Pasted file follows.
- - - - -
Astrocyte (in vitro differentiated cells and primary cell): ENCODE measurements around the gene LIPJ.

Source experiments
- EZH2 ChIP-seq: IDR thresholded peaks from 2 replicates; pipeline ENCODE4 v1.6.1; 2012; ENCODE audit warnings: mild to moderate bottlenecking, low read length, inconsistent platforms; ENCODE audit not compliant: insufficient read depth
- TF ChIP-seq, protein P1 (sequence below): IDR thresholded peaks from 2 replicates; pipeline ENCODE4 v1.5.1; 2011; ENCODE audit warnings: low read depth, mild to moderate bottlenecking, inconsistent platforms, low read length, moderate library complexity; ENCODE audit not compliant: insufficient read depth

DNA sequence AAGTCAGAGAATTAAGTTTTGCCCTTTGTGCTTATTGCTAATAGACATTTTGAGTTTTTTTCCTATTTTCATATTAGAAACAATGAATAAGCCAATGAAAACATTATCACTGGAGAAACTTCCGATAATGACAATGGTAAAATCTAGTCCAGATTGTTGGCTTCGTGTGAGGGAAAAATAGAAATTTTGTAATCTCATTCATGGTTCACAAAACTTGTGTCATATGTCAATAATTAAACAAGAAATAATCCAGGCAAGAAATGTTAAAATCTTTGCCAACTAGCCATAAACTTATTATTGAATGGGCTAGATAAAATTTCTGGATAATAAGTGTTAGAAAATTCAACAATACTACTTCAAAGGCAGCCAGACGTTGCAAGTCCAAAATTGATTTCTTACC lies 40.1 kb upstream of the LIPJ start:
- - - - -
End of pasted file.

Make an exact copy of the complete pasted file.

Astrocyte (in vitro differentiated cells and primary cell): ENCODE measurements around the gene LIPJ.

Source experiments
- EZH2 ChIP-seq: IDR thresholded peaks from 2 replicates; pipeline ENCODE4 v1.6.1; 2012; ENCODE audit warnings: mild to moderate bottlenecking, low read length, inconsistent platforms; ENCODE audit not compliant: insufficient read depth
- TF ChIP-seq, protein P1 (sequence below): IDR thresholded peaks from 2 replicates; pipeline ENCODE4 v1.5.1; 2011; ENCODE audit warnings: low read depth, mild to moderate bottlenecking, inconsistent platforms, low read length, moderate library complexity; ENCODE audit not compliant: insufficient read depth

DNA sequence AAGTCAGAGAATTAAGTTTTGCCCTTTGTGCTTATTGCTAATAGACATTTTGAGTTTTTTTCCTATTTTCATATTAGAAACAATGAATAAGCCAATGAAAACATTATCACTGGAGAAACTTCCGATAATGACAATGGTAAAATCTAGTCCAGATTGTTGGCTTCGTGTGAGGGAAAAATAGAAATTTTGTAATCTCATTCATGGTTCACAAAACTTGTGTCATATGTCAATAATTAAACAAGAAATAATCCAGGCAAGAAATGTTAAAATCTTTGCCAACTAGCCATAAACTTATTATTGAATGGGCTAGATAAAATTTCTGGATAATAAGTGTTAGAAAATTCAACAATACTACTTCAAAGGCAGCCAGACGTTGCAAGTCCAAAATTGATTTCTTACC lies 40.1 kb upstream of the LIPJ start: